And we have liftoff! The Solar Dynamics Observatory has been providing images and video of some beautiful prominences and filaments over the past few days, and today the spacecraft captured a large prominence lifting off over the North Western limb of the Sun. A huge ball of plasma explodes from the surface and blooms into an arc loop that achieves enough energy to escape the Sun’s gravity.
The SDO team explains what the video shows:
A solar prominence (also known as a filament when viewed against the solar disk) is a large, bright feature extending outward from the Sun’s surface. Prominences are anchored to the Sun’s surface in the photosphere, and extend outwards into the Sun’s hot outer atmosphere, called the corona. A prominence forms over timescales of about a day, and stable prominences may persist in the corona for several months, looping hundreds of thousands of miles into space. Scientists are still researching how and why prominences are formed.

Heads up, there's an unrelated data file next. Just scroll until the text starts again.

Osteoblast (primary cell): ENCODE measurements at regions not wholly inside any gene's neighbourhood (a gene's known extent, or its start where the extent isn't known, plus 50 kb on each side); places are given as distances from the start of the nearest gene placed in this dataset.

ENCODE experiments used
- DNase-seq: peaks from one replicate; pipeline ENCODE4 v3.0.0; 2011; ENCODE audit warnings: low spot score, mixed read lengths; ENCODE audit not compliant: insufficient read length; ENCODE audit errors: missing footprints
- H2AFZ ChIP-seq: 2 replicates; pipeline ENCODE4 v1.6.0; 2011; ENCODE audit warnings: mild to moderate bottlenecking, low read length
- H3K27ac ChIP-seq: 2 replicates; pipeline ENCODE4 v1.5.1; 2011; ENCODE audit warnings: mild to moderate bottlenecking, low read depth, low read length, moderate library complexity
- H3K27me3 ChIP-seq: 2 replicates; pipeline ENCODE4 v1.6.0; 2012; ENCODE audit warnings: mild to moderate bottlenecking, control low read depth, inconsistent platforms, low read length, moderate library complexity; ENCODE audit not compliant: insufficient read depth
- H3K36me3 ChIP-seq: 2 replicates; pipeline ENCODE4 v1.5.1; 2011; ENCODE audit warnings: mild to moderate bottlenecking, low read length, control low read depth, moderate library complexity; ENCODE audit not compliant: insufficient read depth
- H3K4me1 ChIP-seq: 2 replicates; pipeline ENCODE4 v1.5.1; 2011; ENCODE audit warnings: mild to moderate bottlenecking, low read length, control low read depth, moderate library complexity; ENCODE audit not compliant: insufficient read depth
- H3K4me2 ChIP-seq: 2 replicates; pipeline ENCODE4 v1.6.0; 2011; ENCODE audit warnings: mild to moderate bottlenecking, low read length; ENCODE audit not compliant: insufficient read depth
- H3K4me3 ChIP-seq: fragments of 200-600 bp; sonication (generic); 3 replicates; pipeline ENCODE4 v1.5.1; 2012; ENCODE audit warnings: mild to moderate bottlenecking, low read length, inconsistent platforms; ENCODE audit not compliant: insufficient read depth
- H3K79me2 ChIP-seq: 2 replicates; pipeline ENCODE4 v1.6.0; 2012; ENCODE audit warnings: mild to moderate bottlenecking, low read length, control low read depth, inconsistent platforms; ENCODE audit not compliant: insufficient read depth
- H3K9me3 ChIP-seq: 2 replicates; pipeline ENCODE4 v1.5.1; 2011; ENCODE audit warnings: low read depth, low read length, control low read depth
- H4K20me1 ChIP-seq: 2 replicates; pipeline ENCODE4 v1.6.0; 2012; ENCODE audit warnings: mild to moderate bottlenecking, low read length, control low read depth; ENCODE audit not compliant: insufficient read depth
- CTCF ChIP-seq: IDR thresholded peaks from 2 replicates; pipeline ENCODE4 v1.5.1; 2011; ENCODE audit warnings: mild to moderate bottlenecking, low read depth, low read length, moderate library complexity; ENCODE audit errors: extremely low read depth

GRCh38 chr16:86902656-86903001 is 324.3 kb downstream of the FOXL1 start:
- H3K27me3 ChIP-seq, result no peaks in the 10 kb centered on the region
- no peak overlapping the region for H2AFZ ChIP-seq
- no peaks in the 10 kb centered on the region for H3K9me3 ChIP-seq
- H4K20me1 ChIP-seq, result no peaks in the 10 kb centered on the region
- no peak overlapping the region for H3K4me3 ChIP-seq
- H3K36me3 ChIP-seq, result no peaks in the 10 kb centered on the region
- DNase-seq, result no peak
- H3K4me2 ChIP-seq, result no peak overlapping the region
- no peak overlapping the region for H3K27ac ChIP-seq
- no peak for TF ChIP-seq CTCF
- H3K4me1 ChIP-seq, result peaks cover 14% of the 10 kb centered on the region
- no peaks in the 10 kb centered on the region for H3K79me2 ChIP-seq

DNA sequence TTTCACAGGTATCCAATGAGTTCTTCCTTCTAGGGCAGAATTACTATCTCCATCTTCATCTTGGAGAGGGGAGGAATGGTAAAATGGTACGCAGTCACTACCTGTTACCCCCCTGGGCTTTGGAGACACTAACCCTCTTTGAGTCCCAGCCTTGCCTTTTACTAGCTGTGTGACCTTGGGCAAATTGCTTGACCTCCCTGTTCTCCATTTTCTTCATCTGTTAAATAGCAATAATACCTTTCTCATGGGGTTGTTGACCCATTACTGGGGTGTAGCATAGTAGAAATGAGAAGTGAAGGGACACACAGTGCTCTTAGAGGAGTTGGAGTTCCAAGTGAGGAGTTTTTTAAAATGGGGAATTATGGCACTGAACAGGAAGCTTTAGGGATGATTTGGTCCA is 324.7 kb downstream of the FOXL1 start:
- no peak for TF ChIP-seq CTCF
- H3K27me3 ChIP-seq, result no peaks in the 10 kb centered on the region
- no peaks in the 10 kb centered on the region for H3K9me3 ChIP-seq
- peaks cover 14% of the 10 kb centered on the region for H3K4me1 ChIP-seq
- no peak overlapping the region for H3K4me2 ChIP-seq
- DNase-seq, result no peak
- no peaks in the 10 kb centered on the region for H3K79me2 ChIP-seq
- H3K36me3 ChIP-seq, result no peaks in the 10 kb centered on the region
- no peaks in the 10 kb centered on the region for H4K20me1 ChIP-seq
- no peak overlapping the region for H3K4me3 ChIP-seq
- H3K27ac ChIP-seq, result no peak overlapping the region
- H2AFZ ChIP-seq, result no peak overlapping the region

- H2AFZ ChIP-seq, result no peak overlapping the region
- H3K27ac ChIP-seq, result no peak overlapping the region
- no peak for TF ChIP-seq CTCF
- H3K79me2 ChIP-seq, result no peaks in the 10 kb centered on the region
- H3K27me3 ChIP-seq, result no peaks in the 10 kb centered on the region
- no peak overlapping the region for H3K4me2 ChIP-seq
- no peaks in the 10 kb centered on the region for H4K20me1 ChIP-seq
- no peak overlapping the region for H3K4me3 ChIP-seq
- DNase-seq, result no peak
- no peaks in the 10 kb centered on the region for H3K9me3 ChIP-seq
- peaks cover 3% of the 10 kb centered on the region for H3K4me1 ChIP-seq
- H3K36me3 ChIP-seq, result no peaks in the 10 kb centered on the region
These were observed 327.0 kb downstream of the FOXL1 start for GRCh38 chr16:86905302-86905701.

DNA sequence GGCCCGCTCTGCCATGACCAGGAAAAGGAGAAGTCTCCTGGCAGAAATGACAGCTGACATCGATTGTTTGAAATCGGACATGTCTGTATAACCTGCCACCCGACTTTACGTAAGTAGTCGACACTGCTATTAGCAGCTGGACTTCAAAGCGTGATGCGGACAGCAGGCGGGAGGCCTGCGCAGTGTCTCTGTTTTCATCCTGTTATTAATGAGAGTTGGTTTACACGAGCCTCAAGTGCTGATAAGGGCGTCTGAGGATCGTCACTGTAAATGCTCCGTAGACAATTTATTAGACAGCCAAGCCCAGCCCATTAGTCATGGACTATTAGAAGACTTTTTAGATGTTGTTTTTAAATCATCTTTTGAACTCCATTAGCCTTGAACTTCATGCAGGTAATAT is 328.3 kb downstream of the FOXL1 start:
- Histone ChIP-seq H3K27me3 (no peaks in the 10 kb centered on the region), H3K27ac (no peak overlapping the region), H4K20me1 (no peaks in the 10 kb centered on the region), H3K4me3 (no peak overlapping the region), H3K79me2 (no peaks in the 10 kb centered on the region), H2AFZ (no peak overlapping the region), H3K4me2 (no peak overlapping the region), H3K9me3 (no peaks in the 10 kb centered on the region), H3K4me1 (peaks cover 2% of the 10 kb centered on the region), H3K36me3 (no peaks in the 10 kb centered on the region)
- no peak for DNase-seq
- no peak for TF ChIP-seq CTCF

The red-glowing looped material is plasma, a hot gas comprised of electrically charged hydrogen and helium. The prominence plasma flows along a tangled and twisted structure of magnetic fields generated by the sun’s internal dynamo. An erupting prominence occurs when such a structure becomes unstable and bursts outward, releasing the plasma.